In The Avengers, one piece of dialogue from the film is my favorite simply because of the way that Tom Hiddleston (Loki) and Samuel L. Jackson (Nick Fury) say it.  It goes like this:

Nick Fury: We have no quarrel with your people.

Loki: An ant has no quarrel with a boot.

Nick Fury: You planning to step on us?

This dialogue cracks me up.  In most movies, when the bad guy drops in unannounced, the leader of the free world tries to talk him out of squishing humanity.  Said attempt usually ends with said leader either being chased out of the room or getting killed for being a windbag.  Fury was fortunate – unsurprisingly – and had neither incident befall him.

However, the line is memorable for me because of Loki’s choice of response.  I really hate to say a villain had a great, funny line, but Loki did.  Of course humanity has no beef with the Asgardians.  Trouble is, Loki is not an Asgardian.  Never has been, does not want to be one.  He intends to be the ‘boot’ that steps on the ‘ant’ of the ‘measly’ human race.

Doesn’t really go his way, does it? J

Another line I like is also one of Loki’s zingers.  It occurs after he tells Thor that he does not have the Cube:

Thor [to Loki]: You listen well brother….

[Iron Man tackles Thor, taking him off the mountainside before he can finish his sentence]

Loki [calmly]: I’m listening.

This is just too cute!  Everyone who has ever been to a theater expects lots of speeches from the characters, bad and good alike, explaining Dark from Light.  What Thor would have said we can only suppose, thanks to Iron Man’s timely intervention.  I have to say, that is the whole reason the scene is so memorable!!

Another winning piece of dialogue I like from The Avengers is given near the end of the film.  It is delivered by none other than the Director of SHIELD himself:

World Security Council: Director Fury, the council has made a decision.

Nick Fury: I recognize the council has made a decision, but given that it’s a stupid-ass decision, I’ve elected to ignore it.

The Big Eye Patch knocked this one out of the park and had even me shouting, “Home run!”  It is high time that someone in the movies told the bureaucrats to stick it in their ear.  I am no fan of Fury; just like Cap, I would say “he has the same blood on his hands that Loki does.”  But this was a line that was well worth hearing. It was well spoken, too.

Another of Fury’s well-iterated speeches was this oration at the end of the film:

World Security Council: Where are the Avengers?

Nick Fury: I’m not currently tracking their whereabouts. I’d say they’ve earned a leave of absence.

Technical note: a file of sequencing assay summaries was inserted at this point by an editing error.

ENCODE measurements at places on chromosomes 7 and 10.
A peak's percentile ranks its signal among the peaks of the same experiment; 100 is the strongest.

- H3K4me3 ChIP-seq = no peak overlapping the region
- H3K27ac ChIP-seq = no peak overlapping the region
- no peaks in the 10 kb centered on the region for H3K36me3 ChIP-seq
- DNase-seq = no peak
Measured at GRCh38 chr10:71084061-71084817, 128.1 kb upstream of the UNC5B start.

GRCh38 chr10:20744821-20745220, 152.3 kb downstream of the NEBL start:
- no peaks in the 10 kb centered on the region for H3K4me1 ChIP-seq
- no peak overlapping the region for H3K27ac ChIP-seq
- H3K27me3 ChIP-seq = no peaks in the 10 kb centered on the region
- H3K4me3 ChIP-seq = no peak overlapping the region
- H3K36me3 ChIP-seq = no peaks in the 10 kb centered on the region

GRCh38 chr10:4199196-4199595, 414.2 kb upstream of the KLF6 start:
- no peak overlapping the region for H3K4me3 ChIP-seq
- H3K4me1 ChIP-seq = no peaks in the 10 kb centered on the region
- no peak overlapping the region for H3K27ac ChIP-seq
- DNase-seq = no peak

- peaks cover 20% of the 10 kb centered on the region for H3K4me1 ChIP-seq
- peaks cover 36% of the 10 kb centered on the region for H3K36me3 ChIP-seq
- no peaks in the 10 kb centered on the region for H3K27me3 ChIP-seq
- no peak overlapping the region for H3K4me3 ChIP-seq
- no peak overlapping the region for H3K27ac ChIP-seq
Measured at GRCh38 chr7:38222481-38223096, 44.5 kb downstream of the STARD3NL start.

World Security Council: And the Tesseract?

Nick Fury: The Tesseract is where it belongs: out of our reach.

World Security Council: That’s not your call.

Nick Fury: I didn’t make it. I just didn’t argue with the god that did.

World Security Council: So you let him take it and the war criminal, Loki, who should be answering for his crimes?

Nick Fury: Oh, I think he will be.

World Security Council: I don’t think you understand what you’ve started. Letting the Avengers loose on this world. They’re dangerous.

Nick Fury: They surely are. And the whole world knows it. Every world knows it.

World Security Council: Was that the point of all this? A statement?

Nick Fury: A promise.

In this speech, Fury again tells the WSC (World Security Council) they don’t know zip about what the world needs.  Here he defends the Avengers and leaves the door open for the sequel film.  And he points out that, if fooling around with the Tesseract really is a signal to the other races of the galaxy that Earth is “ready for a higher form” of warfare, then the rest of the galaxy better get the message that Humanity isn’t going to roll over when attacked.

The WSC are roll-over-and-become-dead pencil pushers.  Fury is the “come here to hurt us and we will kill you” general.

There is just one thing I feel I have to say about Nick Fury.  I like him about as much as I enjoy cleaning the bathroom.  But his strategy is the winning one; I prefer him to the WSC.  I just don’t trust him as far as the Hulk could throw him.  And Big Green can throw things a rather long distance.

Speaking of the “Green One,” another scene from the film that I enjoy is this exchange between the Hulk and Loki:

Loki: Enough! You are – all of you – beneath me! I am a god, you dull creature, and I shall not be bullied by…

[the Hulk beats Loki into the floor with repeated smashes]

The Hulk [leaving]: Puny god.

[Loki groans weakly from his crater in the floor]

As soon as Loki began yapping I thought, “Oh, great.  Another villain soliloquy.  This is going to take five minutes – at the least.”

What I forgot was the Asgardian snitch was addressing the Hulk.  I also managed to forget that the Hulk’s patience has a very low ceiling.  So I nearly screamed with laughter as I watched the Hulk “ragdoll” Loki into the floor.  I cannot tell you how long I have wanted to hear the villain in any film get cut off mid-yap like that!  I’ve wanted to do it myself for years.  The two-minute scene was extremely gratifying, and it is one of the scenes in the film that I enjoy the most.

Speaking of funny lines, here’s a zinger from Marvel’s top assassin and Master Marksman that is quotable for almost every situation:

Natasha Romanoff [about the Chitauri coming toward them]: This is just like Budapest all over again.

Clint Barton: You and I remember Budapest very differently.

I agree with Hawkeye here.  How the heck could whatever happened in Budapest be remotely akin to getting charged by hordes of ugly aliens?  Maybe Widow’s memory has begun playing tricks on her…?

Anyway, here’s another gem from the film: